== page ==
NOTE: For obvious reasons, this article is for adults only. You have been warned.
Conker’s Bad Fur Day remains a pinnacle of video gaming. Its wild combination of genres, mini-games, and setting under the common title of platformer make it a joy to play, while the depth of these individual segments are telling of Rare’s complete dedication to their craft. Every segment brims with ideas probably forged from five to six years of analyzing different ways to enhance Super Mario 64, and their progression in that regard was amazing. We might think of Banjo-Kazooie, Tooie, and Donkey Kong 64 as mere test runs, while elements of Goldeneye, Blast Corps, and even Diddy Kong Racing even find their way into the mix. The ludicrous, hilarious story only adds to the the experience, usurping the expectations of players for a game to be both interesting and funny. It’s unfortunate that Rare hasn’t made a game of this calibur, nor may such a game ever emerge from the studio, but one can certainly play and replay Conker’s Bad Fur Day (and its remake on Xbox) with a wink and smile. That Rare shamelessly steals from itself, and other entertainment mediums, means that their ironic setting creates a story, narrative, and game that totally deviates from the norm.
Now, getting into the story-
“Wait! What the heck is this game doing on here? Isn’t this a Christian website? Why in God’s name would you put a vulgar and horrific game like that on a list of the best games?”
“Well, if you’d give me a moment-
“I’m not going to. The game’s full of bad language, naughty jokes, toilet humor, and it’s really depressing at the end. How could a Christian ever say it’s a great game!?”
“I have a very good explanation-
“I’d love to hear it, because I DO NOT see how you can call yourself a Christian and like this dirty, filthy game! What’s wrong with you?”
“There’s a lot I could say-
“And, furthermore, what’s with all the innuendo? Isn’t this a family website, at the very least? Do you think God would approve of this sort of behavior, and especially YOU recommended something like this? Haven’t you read Ephesians 5, or are you one of those “new” Christians who thinks they can just make stuff up? For it says-
“Yes, yes, I know-
“But obviously you don’t. So here’s a reminder:
Therefore be imitators of God, as beloved children; 2 and walk in love, just as Christ also loved you and gave Himself up for us, an offering and a sacrifice to God as a fragrant aroma. 3 But immorality or any impurity or greed must not even be named among you, as is proper among saints; 4 and there must be no filthiness and silly talk, or coarse jesting, which are not fitting, but rather giving of thanks. 5 For this you know with certainty, that no immoral or impure person or covetous man, who is an idolater, has an inheritance in the kingdom of Christ and God.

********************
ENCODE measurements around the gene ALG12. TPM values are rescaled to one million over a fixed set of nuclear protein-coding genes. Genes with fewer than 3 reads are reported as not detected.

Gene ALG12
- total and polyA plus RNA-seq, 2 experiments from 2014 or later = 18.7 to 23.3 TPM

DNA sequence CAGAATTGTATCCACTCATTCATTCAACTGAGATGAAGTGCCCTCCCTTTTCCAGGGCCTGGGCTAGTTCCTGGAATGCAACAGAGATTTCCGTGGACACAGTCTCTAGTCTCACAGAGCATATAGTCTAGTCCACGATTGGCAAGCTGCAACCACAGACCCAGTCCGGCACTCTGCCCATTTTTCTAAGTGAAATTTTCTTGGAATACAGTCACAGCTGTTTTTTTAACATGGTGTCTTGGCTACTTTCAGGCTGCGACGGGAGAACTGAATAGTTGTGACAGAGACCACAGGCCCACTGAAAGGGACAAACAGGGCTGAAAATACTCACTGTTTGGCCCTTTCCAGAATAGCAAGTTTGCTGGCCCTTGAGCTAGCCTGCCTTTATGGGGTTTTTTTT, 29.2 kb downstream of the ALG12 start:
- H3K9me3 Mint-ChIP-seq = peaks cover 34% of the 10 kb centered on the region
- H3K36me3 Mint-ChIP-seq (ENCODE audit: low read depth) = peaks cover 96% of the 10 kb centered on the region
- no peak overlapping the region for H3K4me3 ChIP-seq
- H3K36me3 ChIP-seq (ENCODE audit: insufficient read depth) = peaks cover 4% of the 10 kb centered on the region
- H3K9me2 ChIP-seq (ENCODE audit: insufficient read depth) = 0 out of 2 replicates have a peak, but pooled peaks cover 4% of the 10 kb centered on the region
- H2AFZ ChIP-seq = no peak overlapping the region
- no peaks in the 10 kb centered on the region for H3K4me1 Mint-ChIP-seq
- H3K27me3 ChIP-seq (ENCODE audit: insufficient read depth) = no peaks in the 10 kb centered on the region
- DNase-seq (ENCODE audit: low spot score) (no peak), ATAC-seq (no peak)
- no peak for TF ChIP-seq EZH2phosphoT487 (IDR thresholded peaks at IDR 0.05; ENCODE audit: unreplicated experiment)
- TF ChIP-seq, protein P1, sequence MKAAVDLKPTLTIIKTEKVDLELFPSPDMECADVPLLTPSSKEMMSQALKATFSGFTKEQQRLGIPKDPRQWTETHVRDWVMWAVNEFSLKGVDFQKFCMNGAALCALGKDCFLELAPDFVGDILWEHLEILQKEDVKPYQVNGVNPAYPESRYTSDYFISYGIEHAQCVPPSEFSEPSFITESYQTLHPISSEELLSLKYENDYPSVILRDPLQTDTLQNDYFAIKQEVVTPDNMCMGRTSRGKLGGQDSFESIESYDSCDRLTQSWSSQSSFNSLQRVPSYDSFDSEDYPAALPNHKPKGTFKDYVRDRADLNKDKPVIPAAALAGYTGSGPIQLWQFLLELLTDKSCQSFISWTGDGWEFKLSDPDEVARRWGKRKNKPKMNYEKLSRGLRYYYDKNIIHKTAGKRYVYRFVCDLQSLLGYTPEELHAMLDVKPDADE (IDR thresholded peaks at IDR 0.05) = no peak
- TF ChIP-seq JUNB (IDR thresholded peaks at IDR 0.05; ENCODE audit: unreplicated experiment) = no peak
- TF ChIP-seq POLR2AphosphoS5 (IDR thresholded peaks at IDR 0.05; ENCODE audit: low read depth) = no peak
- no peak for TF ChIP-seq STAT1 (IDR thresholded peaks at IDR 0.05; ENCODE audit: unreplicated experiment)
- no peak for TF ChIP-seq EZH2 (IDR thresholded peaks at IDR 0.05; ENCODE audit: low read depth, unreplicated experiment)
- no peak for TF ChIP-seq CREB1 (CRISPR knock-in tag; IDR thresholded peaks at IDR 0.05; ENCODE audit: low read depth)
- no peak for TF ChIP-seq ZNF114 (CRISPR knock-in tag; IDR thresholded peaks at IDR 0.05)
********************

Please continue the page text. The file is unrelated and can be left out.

See? Obviously you don’t know your Bible.”
“I’d beg to differ-
“But begging to differ against God is not the way to win.”
And on it goes. Any righteous Christian would dismiss you out of hand, especially if they knew what the game contained. We’re also talking of an era where Grand Theft Auto III didn’t rock the game industry – Conker’s “mature”, yet juvenile approach was novel. Video games were a “kid’s” thing. Conker was an anomaly, and anyone playing it certainly wasn’t a Christian. Good thing nobody knew about it when it came out!
Why, why, WHY would a theologian ever like Conker’s Bad Fur Day? That’s a question I’ve been asking myself for a long time. Honestly, I adored it when I first bought it, and even bought it again at full price. There’s not many people that would be that fanatical (or stupid, maybe) to buy the exact same game again, but then again, games like this don’t come around often. I don’t think the answer is as simple as me being young, impressionable, and rebellious. I, and my parents, could easily tell you that I was none of these things. I did not do dumb things when I was a kid; I was, surprise, a nerd, but not an anti-social one. I just liked video games a whole lot, and I liked talking about them. So, hearing much about BFD (and that’s definitely an acronym for a bad phrase, I think), I decided I was old enough to handle it. Whatever “Mature” meant on the box, no game so far really took it so far over the edge that my parents had to shield my delicate eyes from the horrors of sin appearing on screen, reaching out to my retinas and burning crazed images of hellfire forever into my mind.
One would assume a game with a orange squirrel on the box wasn’t going to destroy my sanity. And it didn’t, I’m glad to say. Rather, what I got was a highly entertaining video game, one that wasn’t afraid to think outside the box and, quite literally, surprise the player at every turn.
There’s plenty of cartoons out there for “adults”, but there’s a difference between vulgar humor for vulgarity’s sake (which seems to be the case with the more recent Family Guy and Futurama) and vulgarity for the purpose of showing something more. Conker does creative things with its cartoonish setting. The whole point, then, is irony. Nothing is as it seems in the realm of Windy, and neither is Conker, surprisingly enough.
Conker, partying with his soon-to-be drafted buddies at the Cock and Plucker, has a bit too much to drink. Wandering out of the bar, he proceeds to bump into a random passerby and throw up on him. Obviously, he’s totalled. Wasted, Conker walks off somewhere into the night. When he finally wakes up, he finds himself with a raging hangover, and definitely in some place he’s never been before. He meets Birdy the scarecrow, who is just as drunk as Conker was. He also teaches the player about the magical Context Sensitive Button. Marked by a giant B, they make a “ting” noise. Surprise, for Birdy, this makes a beer appear, which Birdy proceeds to drink down with vigor. Press it again and he’ll drink a can of helium for absolutely no reason.
So yeah, if you can’t deal with this kind of randomness and non-sequiturs laced with crazed innuendo or humor, I suggest you stop reading this. It says it on the box: this game is for people 17 and over, and that appears true enough.